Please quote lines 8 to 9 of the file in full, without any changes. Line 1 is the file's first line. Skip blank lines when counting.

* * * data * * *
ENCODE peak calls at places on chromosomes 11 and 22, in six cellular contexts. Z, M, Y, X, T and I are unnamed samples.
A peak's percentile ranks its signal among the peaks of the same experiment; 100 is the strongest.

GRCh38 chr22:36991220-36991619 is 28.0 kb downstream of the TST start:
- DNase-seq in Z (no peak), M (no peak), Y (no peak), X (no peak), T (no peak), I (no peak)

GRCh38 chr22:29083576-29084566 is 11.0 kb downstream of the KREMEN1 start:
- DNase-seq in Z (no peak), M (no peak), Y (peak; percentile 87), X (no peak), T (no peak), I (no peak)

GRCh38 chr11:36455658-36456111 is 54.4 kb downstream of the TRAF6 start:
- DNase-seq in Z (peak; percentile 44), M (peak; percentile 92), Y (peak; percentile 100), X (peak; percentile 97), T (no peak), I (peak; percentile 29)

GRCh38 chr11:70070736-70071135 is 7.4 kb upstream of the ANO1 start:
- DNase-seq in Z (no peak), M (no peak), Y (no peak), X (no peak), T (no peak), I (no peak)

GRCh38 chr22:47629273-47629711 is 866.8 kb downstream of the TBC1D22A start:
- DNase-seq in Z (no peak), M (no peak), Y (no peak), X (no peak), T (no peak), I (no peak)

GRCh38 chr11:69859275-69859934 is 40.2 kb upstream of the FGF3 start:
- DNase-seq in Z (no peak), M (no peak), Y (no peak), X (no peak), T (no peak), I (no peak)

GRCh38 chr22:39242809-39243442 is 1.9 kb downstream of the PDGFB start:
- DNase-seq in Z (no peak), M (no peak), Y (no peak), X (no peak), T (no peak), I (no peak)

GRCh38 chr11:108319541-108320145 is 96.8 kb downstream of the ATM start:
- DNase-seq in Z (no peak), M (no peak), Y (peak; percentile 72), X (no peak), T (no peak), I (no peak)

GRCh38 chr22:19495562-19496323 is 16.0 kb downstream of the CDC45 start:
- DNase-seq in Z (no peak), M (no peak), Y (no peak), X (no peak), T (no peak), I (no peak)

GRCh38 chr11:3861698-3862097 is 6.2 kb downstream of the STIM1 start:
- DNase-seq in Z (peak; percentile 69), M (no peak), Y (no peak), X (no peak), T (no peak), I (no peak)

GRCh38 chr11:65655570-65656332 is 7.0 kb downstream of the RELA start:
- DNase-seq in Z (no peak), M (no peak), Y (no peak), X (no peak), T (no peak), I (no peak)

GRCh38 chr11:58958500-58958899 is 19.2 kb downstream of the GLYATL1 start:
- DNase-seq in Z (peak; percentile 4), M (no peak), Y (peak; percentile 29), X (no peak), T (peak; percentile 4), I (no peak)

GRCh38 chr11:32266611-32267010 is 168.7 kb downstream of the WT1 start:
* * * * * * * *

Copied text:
- DNase-seq in Z (peak; percentile 44), M (peak; percentile 92), Y (peak; percentile 100), X (peak; percentile 97), T (no peak), I (peak; percentile 29)

GRCh38 chr11:70070736-70071135 is 7.4 kb upstream of the ANO1 start: